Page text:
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    A beginner’s guide to Prince Edward Island

    Last summer we shared our beginner’s guide to Nova Scotia – and now it’s time to introduce you to one of Atlantic Canada’s other great provinces: Prince Edward Island.

    Aptly nicknamed the Garden of the Gulf thanks to its calming landscape, Prince Edward Island is one of the best provinces in Canada if you’re looking to relax and get away from it all (while still having plenty of outdoor activities to sample). Here’s a quick guide to get you started!

    Things to do

    Explore its capital

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    Prince Edward Island only has two urban areas, one being the capital of Charlottetown. It is however only home to 34,000 people and you’ll find church turrets punctuating the skyline rather than skyscrapers. When visiting Prince Edward Island this will likely be your base for exploring the wider island and it’s well worth taking a day to wander around (especially in the evening when the sun sets over the harbour).

    Visit the Anne of Green Gables house

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    Anne of Green Gables is a classic piece of Canadian literature, and deep within the Prince Edward Island National Park you’ll find the very house that inspired the book. Here you can wander through the Green Gables House, stroll around several museums, and take an afternoon walk along the Haunted Woods and Balsam Hollow trails as described in the book.

    Listen to sand sing

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    No, you didn’t misread that. The sand found along Basin Head is a unique white silica sand that makes a “squeaking” noise when walked on. The cliffs also boast a beautiful red hue thanks to the high iron concentration that oxidises upon exposure to the air.

    Acadian Forests

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    Technically the Acadian Forests stretch across Atlantic Canada and into New England – but they’re every nature lover’s dream no matter which state or province you are in. The Acadian Forest Region is actually a combination of the Northern Hardwood and Boreal forests – creating a unique blend of hardwood and softwood trees found nowhere else on earth.

    Play a round of golf

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    There are 27 golf courses on Prince Edward Island. Which is no surprise given the natural beauty of the island – the island is also small enough that it’s not impossible to play more than one course in one day.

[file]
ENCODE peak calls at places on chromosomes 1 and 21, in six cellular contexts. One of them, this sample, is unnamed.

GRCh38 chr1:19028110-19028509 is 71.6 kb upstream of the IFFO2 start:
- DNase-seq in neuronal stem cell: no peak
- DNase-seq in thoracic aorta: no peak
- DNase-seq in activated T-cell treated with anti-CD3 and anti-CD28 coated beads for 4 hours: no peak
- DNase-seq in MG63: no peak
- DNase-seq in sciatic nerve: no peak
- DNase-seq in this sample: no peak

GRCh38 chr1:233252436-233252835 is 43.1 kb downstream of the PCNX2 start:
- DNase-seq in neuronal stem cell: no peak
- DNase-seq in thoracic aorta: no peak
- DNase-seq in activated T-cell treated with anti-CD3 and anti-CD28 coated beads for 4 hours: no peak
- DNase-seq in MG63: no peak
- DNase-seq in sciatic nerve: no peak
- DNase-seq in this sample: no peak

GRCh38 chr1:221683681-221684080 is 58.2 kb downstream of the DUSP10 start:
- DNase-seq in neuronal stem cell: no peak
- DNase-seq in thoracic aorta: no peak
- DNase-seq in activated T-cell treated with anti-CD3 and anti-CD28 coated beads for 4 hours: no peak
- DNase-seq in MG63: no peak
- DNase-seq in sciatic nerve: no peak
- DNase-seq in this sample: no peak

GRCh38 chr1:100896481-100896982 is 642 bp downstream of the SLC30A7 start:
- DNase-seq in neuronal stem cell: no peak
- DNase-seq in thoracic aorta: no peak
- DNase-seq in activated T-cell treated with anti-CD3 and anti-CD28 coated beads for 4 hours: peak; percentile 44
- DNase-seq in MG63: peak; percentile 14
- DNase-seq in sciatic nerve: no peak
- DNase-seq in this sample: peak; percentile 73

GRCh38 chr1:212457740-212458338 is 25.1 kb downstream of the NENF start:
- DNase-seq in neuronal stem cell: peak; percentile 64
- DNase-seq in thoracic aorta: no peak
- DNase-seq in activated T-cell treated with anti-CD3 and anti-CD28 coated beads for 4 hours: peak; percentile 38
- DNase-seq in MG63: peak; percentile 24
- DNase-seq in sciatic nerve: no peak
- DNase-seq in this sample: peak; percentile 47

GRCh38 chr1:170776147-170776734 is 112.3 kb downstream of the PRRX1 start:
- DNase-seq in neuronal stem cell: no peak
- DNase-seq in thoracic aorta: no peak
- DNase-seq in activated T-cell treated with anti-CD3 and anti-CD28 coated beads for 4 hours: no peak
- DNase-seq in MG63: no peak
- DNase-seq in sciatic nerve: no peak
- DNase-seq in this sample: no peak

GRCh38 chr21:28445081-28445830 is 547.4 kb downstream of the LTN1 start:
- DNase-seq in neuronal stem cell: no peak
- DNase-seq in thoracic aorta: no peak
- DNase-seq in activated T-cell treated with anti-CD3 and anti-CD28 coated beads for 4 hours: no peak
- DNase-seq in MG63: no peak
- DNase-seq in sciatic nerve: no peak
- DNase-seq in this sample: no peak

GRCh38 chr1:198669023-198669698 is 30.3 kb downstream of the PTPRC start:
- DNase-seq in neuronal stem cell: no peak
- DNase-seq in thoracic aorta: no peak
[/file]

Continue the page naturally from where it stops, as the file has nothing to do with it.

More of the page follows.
Food & Drink

    With a landscape barely touched by urban development and the Atlantic Ocean right on its doorstep, it’s no surprise that Prince Edward Island is a world of wonders for foodie travellers. The island is very proud of its farm-to-table ethics, where any dish you eat could have easily been caught or harvested only 10 minutes away from the restaurant. They are also a variety of food tours and experiences on offer for anyone who wants to learn more.

    Seafood is especially popular with lobster, oysters and mussels on almost every menu. If it’s vegetables you prefer, then you’ll find potato farms everywhere you turn. Potato farming is actually one of Prince Edward Island’s primary industries (McCain chips originated on Prince Edward Island!) and you’ll even find a potato museum!

    If you also enjoy a good tipple, you’ll love the several wineries and distilleries on the island. They range from fruit wine, to craft beers to local vodka (again, the potato industry) – and most offer tours.

    Getting there and getting around

    Prince Edward Island is best when slotted into a wider Atlantic Canada itinerary. Halifax in Nova Scotia offers direct flights to the UK that only take 6 hours. After landing you can then take an internal flight to Charlottetown, hop on the PEI Express Shuttle, or hire a car and drive across the Confederation Bridge (or hop on the ferry). Top tip: when leaving the island via the Confederation Bridge you’ll be asked to pay a toll-tax.  

    The island is only 120 miles long, and you can easily explore it in a week – no matter your mode of transport. The pace of life is much slower on Prince Edward Island and is somewhere where you’d even be encouraged by the locals to slow down your car and take in the view.

    Other important information

    • Prince Edward Island’s tourist season is during our summer – if you go outside of the summer month you’ll find some attractions aren’t open
    • Prince Edward Island is in the Atlantic Time Zone and is four hours behind the UK
    • They use the Canadian Dollar, which you can obtain in most Barrhead Travel branches and on our website

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